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Power sector reform: India's biggest problem

June 01, 2009 11:25 IST
Though power reforms are the most important item on the government's agenda, it often leads to face-offs between the Centre and states.

Electricity is the common denominator for all technologically advanced societies. Correlation between per capita income and per capita power consumption is very strong. If the power industry is below-par, overall growth is hobbled.

Power sector reform is the biggest problem the Indian economy faces. India's public generation capacity (state+ central+ private utilities) is around 148,000 MW and captive capacities add up to another 55000 MW. The public system has a plant load factor of about 75 per cent (thermals). Transmission and distribution losses are 27 per cent. Collection losses are another 7 per cent.

At these performance levels, average power shortage is around 8-9 per cent and peaking shortages hit 12-15 per cent. The T&D and commercial losses taken together translate into the production of 1.5 units of power for every unit delivered and billed.

Financial losses for the sector itself amount to near 4 per cent of GDP - those are mostly incurred and absorbed by states and add to the consolidated fiscal deficit. Several state electricity boards have medieval accounting systems, which hampers estimation.

According to MAIT (Manufacturing Association of Information Technology) India Inc lost around Rs 44,000 crore (Rs 440 billion) in 2008-09, due to power outages. Hence, the overall loss may be around 5 per cent of GDP.  Roughly 20 per cent of villages remain off-grid.

Around 300-400 million Indians have no access to power. Per capita consumption is 700 units per annum (1 unit = 1 KWH or the power consumed by using a 40W tube for 250 hours). The average first world per capita consumption is around 1,000 units per month.

What is the government doing?  There's an independent regulator in the Central Electricity Regulatory Commission. There's also the carrot-and-stick Accelerated Power Development and Reform Programme, which encourages states to clean up their act.

Many states have responded and where unbundling has occurred, there's a clearer idea of exactly where problems lie. Recent revisions to APDRP could streamline the process and make it more effective.

Over the 11th Plan (ending 2011-12), India hopes to add 78,000 MW of capacity and the 12th Plan (2012-17) targets additions of another 100,000 -110,000 MW. So far, between 2007-08 and 2008-09, about 12,000MW has been added and another 66,000 MW is in various stages of the pipeline. Much of this will be private-funded and managed.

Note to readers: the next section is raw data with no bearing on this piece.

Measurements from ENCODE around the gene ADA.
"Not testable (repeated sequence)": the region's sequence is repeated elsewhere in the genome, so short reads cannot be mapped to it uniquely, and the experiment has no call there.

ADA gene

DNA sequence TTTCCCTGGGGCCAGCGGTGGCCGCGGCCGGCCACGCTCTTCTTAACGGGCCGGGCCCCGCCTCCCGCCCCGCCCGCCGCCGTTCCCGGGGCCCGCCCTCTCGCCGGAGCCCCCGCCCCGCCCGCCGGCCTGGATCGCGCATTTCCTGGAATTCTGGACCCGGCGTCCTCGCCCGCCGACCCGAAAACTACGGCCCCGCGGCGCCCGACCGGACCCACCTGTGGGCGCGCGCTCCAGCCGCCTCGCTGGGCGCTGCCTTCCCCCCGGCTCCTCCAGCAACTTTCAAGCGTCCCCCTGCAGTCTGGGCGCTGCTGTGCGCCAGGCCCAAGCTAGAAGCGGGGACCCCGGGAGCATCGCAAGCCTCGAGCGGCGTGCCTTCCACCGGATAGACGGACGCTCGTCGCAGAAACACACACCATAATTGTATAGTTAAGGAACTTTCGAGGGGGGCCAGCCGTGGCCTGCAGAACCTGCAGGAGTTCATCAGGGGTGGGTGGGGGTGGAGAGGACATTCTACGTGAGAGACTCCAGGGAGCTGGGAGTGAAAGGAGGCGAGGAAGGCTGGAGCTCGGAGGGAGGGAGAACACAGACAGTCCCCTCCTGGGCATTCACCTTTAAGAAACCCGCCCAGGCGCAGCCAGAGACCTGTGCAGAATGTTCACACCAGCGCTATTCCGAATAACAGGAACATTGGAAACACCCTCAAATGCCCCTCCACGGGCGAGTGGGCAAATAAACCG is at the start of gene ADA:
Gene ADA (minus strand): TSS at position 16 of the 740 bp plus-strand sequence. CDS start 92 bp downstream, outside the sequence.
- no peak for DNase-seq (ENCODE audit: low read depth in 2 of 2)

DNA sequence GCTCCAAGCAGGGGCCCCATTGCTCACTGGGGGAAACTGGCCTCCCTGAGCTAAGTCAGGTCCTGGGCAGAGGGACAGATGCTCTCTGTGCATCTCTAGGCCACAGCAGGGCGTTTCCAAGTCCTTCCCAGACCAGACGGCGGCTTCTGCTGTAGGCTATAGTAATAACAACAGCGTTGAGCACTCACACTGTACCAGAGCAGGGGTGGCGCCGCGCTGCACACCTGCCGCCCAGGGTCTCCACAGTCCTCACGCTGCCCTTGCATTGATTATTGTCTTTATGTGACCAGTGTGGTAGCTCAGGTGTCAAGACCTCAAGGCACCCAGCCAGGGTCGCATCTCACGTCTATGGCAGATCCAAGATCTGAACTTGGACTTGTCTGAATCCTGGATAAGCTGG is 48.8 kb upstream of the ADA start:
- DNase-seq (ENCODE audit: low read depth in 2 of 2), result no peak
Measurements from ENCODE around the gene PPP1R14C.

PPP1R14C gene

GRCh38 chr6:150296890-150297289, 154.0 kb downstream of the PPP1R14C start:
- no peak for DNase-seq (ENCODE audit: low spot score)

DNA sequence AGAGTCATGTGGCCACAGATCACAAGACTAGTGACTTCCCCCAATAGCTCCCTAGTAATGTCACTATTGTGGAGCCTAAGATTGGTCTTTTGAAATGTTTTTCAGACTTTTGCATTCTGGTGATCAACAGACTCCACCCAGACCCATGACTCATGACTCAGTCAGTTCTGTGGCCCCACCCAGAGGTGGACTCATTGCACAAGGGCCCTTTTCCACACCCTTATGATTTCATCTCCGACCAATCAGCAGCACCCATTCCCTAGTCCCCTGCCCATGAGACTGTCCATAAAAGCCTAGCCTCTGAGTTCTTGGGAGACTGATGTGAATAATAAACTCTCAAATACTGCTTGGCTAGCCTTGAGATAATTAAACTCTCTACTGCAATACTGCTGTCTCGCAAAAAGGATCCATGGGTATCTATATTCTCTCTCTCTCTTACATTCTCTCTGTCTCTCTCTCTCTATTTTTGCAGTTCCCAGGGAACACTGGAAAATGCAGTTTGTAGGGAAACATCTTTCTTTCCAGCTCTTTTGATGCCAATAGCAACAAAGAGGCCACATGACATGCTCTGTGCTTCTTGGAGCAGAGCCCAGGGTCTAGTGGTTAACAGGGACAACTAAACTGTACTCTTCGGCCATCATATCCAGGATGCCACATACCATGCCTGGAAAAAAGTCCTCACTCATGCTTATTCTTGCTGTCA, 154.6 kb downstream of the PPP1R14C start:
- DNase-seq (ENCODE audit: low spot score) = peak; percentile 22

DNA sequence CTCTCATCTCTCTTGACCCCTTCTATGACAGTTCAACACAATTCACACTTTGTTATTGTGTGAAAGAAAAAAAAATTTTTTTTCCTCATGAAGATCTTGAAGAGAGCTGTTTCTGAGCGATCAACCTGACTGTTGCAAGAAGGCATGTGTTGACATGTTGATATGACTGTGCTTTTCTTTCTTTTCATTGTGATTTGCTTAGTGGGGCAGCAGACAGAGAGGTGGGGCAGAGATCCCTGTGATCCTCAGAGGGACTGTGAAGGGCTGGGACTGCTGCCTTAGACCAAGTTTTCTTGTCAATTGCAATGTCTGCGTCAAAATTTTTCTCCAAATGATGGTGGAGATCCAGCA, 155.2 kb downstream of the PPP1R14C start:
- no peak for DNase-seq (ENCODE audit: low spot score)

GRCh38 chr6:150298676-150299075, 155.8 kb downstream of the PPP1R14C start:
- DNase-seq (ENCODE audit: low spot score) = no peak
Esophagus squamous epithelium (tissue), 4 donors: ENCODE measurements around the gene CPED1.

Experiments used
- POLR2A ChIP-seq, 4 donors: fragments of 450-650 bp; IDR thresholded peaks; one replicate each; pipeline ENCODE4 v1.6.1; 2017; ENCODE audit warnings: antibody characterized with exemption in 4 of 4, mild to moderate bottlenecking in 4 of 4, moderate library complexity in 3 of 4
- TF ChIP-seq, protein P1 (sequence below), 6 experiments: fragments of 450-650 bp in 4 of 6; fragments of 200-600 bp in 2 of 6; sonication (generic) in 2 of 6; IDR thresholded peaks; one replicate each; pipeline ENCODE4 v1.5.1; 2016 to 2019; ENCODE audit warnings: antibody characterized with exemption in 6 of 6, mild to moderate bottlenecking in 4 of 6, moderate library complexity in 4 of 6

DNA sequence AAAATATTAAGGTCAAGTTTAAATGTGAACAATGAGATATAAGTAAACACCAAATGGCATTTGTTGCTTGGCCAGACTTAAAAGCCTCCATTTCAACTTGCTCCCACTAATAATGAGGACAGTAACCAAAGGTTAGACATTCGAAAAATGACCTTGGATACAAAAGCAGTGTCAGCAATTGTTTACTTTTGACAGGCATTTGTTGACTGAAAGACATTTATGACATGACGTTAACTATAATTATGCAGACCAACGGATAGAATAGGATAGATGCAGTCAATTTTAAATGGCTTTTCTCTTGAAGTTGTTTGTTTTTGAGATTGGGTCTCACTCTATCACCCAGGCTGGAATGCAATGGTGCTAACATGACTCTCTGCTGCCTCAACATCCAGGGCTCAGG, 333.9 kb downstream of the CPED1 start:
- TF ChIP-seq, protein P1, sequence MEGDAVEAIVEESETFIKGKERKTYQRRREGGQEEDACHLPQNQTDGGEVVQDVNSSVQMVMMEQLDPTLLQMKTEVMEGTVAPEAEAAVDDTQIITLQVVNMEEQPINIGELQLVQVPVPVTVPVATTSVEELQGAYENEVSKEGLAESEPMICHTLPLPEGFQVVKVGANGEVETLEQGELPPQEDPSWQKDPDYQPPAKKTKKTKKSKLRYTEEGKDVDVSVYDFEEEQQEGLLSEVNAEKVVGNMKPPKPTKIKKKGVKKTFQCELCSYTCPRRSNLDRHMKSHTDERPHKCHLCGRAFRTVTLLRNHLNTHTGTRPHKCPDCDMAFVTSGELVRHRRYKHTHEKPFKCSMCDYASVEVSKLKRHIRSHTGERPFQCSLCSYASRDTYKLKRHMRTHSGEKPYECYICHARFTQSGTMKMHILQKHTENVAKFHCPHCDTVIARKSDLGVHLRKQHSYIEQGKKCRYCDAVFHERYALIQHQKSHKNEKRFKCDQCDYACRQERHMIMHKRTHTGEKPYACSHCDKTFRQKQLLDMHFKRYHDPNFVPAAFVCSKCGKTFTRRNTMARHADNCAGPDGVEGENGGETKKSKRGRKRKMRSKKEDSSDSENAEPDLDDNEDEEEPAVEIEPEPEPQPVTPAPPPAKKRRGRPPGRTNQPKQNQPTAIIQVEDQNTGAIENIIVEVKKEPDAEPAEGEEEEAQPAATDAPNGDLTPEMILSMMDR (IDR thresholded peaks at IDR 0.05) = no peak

The availability of gas from the K-G Basin finds and the allotment of captive coal for projects should help. Private generators have also sourced coal from Australia, Indonesia and Mozambique, among other places.

Grid capacities are being enhanced and distribution spruced up. There are in effect, no private players in the grid business with Power Grid holding near-total monopoly.

In distribution, the new franchisee model being experimented with in Maharashtra and UP, may prove more politically acceptable than the direct privatisations of Orissa and Delhi. By 2012, it is rather optimistically hoped that T&D&C losses will drop to 15 per cent.

The new power exchanges are doing decent business. Right now, about 3 per cent of power generated is being traded and the market is growing at over 60 per cent per annum. The average price per unit was around Rs 7-8 in the past 12 months.

Open access, allowing consumers in state A to directly buy power from producers in state B to be carried on state A's grid, is still getting off the ground. Carriage fees have to be reasonable.

Some 70-odd open access applications are in various stages of implementation. Obviously if more states were amenable to, and technically geared for open access, power trading would get a boost. There is also litigation challenging current caps on trader-commissions and trading-volume limits.

If all this works, or enough of it, GDP growth could accelerate due to structural factors. The sheer scale of the effort dwarfs most others. Power reform is not the sexiest item on the political agenda.

One major issue is that it usually leads to direct face-offs between the Centre and states. It is a festering sore that needs to be tackled with the highest priority.

There could be fortunes to be made across the entire value-chain from utilities, to equipment-manufacturers, to turnkey engineering contractors, to IT-enablers, to traders to financiers. There would probably be an aggressive revaluation of players in this space as well.

Devangshu Datta
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